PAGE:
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WalletHub Study: Best states for working from home

With COVID-19 turning home into the workplace nationwide, the personal-finance website WalletHub today released its report on the Best States for Working from Home, as well as accompanying videos, in order to highlight which areas are thriving and which are struggling in this pandemic economy.

To identify which states are most conducive to working from home, WalletHub compared the 50 states and the District of Columbia across 12 key metrics. The data set ranges from the share of workers working from home before COVID-19 to internet cost and cybersecurity. We also considered factors like how large and how crowded homes are in the state. Together, these metrics show how feasible working from home is in terms of cost, comfort and safety. Below, you can see highlights from the report, along with a WalletHub Q&A.

Working from Home in California (1=Best, 25=Avg.):

  • 13th – Share of Population Working from Home (pre-COVID-19)
  • 36th – Share of Potential Telecommuters
  • 12th – Households’ Internet Access
  • 31st – Average Home Square Footage
  • 50th – Cybersecurity
  • 45th – Average Retail Price of Electricity
  • 1st – Internet Cost

For the full report, please visit:
https://wallethub.com/edu/best-states-for-working-from-home/72801/

Q&A with WalletHub

Why is Delaware the best state for working from home?

“Delaware is the best state for working from home due in part to the fact that the state provides a comfortable environment for working remotely, with the sixth largest average home square footage. In addition, nearly 97 percent of households in Delaware have internet speeds above 25Mbps,” said Jill Gonzalez, WalletHub analyst. “Plus, Delaware has one of the highest percentages of people who could potentially work from home, so many workers can take advantage of these good remote work conditions.”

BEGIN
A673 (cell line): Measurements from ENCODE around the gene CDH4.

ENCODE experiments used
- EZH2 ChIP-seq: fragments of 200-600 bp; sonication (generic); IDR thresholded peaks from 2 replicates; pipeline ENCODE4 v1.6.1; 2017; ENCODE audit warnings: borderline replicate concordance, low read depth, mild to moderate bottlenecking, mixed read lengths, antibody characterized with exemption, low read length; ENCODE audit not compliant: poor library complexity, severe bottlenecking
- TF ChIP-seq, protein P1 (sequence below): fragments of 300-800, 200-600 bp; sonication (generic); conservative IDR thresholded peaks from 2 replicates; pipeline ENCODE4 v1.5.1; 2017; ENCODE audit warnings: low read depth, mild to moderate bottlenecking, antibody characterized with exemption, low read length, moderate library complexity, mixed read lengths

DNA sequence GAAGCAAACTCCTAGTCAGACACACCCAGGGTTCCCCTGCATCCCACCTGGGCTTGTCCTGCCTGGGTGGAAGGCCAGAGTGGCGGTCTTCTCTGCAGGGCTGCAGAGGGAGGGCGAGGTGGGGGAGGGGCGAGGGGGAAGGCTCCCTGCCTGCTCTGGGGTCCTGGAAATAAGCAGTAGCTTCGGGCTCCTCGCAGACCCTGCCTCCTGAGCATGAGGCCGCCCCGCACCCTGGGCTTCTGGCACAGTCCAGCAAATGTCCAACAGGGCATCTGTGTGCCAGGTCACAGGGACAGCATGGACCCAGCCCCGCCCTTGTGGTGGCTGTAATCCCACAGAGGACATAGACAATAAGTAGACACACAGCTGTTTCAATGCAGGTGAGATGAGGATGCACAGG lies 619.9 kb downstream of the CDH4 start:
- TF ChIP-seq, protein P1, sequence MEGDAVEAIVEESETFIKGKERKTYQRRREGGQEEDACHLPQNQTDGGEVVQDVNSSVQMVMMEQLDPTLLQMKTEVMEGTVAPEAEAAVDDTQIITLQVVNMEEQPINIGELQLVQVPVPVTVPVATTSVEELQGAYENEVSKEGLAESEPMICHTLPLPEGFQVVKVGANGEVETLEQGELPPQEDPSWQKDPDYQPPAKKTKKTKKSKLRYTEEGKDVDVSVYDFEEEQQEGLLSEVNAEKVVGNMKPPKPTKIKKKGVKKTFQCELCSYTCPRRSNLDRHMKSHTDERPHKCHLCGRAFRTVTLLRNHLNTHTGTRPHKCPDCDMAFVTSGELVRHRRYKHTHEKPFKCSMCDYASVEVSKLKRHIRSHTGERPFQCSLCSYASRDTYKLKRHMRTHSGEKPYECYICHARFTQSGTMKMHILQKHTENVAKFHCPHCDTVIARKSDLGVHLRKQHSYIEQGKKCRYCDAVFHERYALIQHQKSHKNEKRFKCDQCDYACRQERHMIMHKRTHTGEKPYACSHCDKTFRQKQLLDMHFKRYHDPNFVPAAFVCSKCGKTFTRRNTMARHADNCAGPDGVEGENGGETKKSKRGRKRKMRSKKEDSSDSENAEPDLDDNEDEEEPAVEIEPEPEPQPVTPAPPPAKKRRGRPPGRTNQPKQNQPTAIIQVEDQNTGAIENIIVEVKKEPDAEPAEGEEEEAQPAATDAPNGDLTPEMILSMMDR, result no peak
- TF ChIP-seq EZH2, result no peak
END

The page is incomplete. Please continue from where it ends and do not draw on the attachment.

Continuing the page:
Why does Alaska rank lowest for working from home?

“One reason Alaska ranks lowest for working from home is that only around 68 percent of the population has broadband internet access. In addition, Alaska has the fifth lowest share of potential telecommuters, ” said Jill Gonzalez, WalletHub analyst. “On top of that, Alaska is the lowest ranked state when it comes to cybersecurity and has the fourth highest cost of electricity in the nation. For many people, working from home in Alaska will be difficult, costly and risky.”

What can people who have never worked from home before do to make the transition smooth?

“People who are working from home for the first time should treat it the same way as they would going to their place of work normally. They should continue to follow their daily work routine, just without the commute,” said Jill Gonzalez, WalletHub analyst. “It’s important for workers to be punctual and minimize the amount of distractions around them from things in their house that wouldn’t be at work, such as a TV. However, workers could consider getting a little extra sleep or having a better breakfast in the time they normally would have spent commuting.”

Should companies allow their employees to work from home?

“Yes, companies should allow their employees to work from home, if possible. Not only does that help to minimize virus transmission, but it also preserves jobs that might have otherwise been lost,” said Jill Gonzales, WalletHub analyst. “Companies that can conduct their business online also have a better chance of staying afloat during the pandemic. In addition, while keeping employees on the payroll working from home may be hard on the company’s finances during the pandemic, the government is offering loans through the Paycheck Protection Program to help with that problem.”

This article was released by WalletHub.